October 15, 2021 - January 15, 2022
One barrier to broader adoption of ZNE practice is the perception of ZNE as expensive and exotic. In this project we addressed this issue directly, demonstrating that ZNE renovation can be straightforward and practicable, providing qualitative improvements, significant savings in energy and carbon emissions, and excellent return on investment. We started with our small, simple, relatively efficient, sun-tempered home, our half of a cohousing duplex built in 1994. What would it take to make it ZNE? Answer: Much less than I had anticipated – and nothing fancy.
Our home was built “Energy Crafted”, with 7” dense-packed cellulose walls and tight construction. Our windows were reasonably good for the time – double-pane, argon-filled, low-e casements. A sealed-combustion propane-fired boiler provided heat and hot water. An exhaust-only ventilation system kept the air fresh. Most of the lighting was CFL. The design was compact and sunny, providing a comfortable living space with three bedrooms in about 1,000 square feet of finished area (1,596 SF conditioned space.) A solar hot water system, installed on our roof in 1999, was shared with our duplex-mates. Before our ZNE renovation, our electricity use averaged 300 kwh/month; yearly propane usage was about 300 gallons. A good starting point, but nothing spectacular.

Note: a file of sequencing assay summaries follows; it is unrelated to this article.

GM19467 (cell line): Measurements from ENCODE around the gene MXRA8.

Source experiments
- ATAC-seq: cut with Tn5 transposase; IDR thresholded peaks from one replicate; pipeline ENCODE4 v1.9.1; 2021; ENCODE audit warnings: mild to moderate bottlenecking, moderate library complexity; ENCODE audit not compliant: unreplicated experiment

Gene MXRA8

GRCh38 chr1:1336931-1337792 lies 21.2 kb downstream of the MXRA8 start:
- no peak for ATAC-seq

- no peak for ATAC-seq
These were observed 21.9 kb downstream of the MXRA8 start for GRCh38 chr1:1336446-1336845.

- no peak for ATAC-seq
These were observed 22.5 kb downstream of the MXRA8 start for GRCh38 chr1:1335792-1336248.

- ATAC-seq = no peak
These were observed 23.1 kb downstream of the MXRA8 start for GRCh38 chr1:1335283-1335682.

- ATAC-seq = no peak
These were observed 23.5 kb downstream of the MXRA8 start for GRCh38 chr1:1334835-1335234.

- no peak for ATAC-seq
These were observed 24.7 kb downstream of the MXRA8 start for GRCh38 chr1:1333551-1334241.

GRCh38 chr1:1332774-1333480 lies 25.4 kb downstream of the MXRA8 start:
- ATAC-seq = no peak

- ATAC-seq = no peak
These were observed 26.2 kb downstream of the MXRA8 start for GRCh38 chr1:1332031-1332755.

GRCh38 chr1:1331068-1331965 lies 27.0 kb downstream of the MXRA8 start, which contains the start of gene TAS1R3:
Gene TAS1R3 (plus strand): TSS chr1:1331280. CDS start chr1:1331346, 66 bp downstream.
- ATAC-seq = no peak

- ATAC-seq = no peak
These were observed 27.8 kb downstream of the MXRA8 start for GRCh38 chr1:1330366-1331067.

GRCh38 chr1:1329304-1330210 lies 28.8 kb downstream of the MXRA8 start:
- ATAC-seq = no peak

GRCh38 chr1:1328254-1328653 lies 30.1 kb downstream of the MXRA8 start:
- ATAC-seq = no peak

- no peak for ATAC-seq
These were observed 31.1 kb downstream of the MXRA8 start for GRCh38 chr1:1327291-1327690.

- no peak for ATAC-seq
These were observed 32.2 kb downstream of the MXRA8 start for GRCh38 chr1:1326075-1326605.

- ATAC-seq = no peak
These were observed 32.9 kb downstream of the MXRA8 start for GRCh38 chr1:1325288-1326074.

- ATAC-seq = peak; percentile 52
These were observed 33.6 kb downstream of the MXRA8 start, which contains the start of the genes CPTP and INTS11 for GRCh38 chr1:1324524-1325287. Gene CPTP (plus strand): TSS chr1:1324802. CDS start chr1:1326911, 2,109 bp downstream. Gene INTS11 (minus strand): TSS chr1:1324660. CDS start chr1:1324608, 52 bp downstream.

The first step on our ZNE journey followed one of my favorite sustainable design maxims, “Don’t overlook the mundane”: we bought a new refrigerator, saving an estimated 40 kwh per month. Our path to a ZNE home included:
· Careful modeling to determine strategies
· Targeted air sealing (start with a sound envelope!)
· Reducing plug loads
· New air-source heat pump to replace propane boiler
· New HRV to replace exhaust-only ventilation
· Super-insulated electric water tank as new backup for solar hot water
· 5.9 kw PV array to cover all energy uses
With PVs now powering all systems – and in spite of a record-breaking winter – our home was net energy producing the first year: 430 kwh net annual production (1.2 kwh/day, 6.5% above load). With all of this in place, our household energy use declined by 23% (using kwh equivalents for the replaced propane).